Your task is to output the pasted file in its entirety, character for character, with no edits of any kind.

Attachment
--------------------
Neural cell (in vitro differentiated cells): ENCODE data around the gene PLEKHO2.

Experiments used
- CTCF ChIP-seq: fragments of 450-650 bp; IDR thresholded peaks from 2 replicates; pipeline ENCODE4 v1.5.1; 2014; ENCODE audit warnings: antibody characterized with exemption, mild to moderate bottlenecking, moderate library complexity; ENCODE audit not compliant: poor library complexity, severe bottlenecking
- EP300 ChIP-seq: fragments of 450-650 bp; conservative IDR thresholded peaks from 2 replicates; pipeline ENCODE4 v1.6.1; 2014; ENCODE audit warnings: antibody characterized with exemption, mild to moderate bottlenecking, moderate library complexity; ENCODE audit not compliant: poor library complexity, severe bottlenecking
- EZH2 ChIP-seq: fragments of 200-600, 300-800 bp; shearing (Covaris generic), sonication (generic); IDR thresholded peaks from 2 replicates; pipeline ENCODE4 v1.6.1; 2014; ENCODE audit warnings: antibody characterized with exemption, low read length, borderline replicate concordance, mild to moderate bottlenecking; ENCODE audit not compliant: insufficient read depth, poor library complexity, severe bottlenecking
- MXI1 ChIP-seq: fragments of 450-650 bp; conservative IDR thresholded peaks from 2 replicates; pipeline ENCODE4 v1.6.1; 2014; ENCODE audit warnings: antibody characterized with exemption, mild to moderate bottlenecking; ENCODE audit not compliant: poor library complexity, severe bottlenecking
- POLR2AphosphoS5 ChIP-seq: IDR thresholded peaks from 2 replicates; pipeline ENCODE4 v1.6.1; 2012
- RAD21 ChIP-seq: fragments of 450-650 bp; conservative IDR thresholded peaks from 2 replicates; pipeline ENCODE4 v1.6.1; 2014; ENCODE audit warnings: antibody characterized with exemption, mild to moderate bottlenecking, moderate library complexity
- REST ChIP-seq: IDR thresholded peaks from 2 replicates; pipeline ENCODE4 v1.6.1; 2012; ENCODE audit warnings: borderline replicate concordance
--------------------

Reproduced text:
Neural cell (in vitro differentiated cells): ENCODE data around the gene PLEKHO2.

Experiments used
- CTCF ChIP-seq: fragments of 450-650 bp; IDR thresholded peaks from 2 replicates; pipeline ENCODE4 v1.5.1; 2014; ENCODE audit warnings: antibody characterized with exemption, mild to moderate bottlenecking, moderate library complexity; ENCODE audit not compliant: poor library complexity, severe bottlenecking
- EP300 ChIP-seq: fragments of 450-650 bp; conservative IDR thresholded peaks from 2 replicates; pipeline ENCODE4 v1.6.1; 2014; ENCODE audit warnings: antibody characterized with exemption, mild to moderate bottlenecking, moderate library complexity; ENCODE audit not compliant: poor library complexity, severe bottlenecking
- EZH2 ChIP-seq: fragments of 200-600, 300-800 bp; shearing (Covaris generic), sonication (generic); IDR thresholded peaks from 2 replicates; pipeline ENCODE4 v1.6.1; 2014; ENCODE audit warnings: antibody characterized with exemption, low read length, borderline replicate concordance, mild to moderate bottlenecking; ENCODE audit not compliant: insufficient read depth, poor library complexity, severe bottlenecking
- MXI1 ChIP-seq: fragments of 450-650 bp; conservative IDR thresholded peaks from 2 replicates; pipeline ENCODE4 v1.6.1; 2014; ENCODE audit warnings: antibody characterized with exemption, mild to moderate bottlenecking; ENCODE audit not compliant: poor library complexity, severe bottlenecking
- POLR2AphosphoS5 ChIP-seq: IDR thresholded peaks from 2 replicates; pipeline ENCODE4 v1.6.1; 2012
- RAD21 ChIP-seq: fragments of 450-650 bp; conservative IDR thresholded peaks from 2 replicates; pipeline ENCODE4 v1.6.1; 2014; ENCODE audit warnings: antibody characterized with exemption, mild to moderate bottlenecking, moderate library complexity
- REST ChIP-seq: IDR thresholded peaks from 2 replicates; pipeline ENCODE4 v1.6.1; 2012; ENCODE audit warnings: borderline replicate concordance